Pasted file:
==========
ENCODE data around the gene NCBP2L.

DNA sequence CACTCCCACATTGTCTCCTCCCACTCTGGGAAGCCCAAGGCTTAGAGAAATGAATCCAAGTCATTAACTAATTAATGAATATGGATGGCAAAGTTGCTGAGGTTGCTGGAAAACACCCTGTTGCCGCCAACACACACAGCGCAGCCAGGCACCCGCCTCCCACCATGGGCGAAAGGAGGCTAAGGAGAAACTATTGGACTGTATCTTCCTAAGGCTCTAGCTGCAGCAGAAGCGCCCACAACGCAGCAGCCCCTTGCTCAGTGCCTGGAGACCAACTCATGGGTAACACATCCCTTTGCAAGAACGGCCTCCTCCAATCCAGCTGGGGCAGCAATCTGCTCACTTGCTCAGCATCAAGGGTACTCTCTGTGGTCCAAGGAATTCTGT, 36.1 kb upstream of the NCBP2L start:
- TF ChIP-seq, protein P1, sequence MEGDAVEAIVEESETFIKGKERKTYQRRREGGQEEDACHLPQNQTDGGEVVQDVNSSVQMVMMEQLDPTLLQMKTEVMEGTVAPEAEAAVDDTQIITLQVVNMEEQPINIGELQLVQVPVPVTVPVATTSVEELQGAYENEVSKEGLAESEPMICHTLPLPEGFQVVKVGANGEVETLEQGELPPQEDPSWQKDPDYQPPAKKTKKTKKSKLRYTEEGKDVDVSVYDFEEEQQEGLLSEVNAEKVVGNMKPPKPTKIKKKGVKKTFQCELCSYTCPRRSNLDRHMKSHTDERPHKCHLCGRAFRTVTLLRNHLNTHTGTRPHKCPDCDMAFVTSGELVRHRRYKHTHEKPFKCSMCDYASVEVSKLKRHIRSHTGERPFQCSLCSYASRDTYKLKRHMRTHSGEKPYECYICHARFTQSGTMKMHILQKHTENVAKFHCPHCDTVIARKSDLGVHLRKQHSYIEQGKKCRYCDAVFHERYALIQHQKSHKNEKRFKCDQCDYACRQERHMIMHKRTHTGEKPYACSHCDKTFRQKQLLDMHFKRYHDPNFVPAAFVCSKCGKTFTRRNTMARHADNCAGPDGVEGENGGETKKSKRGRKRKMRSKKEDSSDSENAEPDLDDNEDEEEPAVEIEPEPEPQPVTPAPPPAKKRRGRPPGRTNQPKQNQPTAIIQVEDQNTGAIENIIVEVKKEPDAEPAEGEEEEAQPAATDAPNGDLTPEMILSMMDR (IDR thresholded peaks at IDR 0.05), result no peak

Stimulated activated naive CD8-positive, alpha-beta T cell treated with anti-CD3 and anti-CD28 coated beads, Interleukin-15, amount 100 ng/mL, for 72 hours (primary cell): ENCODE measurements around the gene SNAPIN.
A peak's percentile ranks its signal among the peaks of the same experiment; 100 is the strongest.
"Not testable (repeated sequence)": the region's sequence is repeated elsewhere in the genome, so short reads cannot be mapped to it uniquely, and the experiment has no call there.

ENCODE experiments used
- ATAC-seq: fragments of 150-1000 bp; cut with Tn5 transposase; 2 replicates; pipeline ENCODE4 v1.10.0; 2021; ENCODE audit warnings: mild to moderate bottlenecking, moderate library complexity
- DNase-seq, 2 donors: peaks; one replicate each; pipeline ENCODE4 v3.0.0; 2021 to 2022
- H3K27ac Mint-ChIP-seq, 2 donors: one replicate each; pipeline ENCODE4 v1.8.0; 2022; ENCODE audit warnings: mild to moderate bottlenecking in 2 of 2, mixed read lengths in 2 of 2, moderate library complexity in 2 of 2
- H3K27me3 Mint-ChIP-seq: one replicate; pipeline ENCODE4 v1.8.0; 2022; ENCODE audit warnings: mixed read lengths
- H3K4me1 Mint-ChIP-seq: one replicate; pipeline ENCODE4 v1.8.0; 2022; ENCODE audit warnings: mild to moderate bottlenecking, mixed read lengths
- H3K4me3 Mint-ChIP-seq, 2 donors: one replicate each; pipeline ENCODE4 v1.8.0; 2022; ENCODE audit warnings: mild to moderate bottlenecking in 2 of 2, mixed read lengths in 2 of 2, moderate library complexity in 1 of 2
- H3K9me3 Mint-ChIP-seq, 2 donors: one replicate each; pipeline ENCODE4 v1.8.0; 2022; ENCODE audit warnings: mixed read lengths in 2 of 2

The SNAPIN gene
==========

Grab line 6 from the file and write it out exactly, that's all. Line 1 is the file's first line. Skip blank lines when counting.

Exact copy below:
"Not testable (repeated sequence)": the region's sequence is repeated elsewhere in the genome, so short reads cannot be mapped to it uniquely, and the experiment has no call there.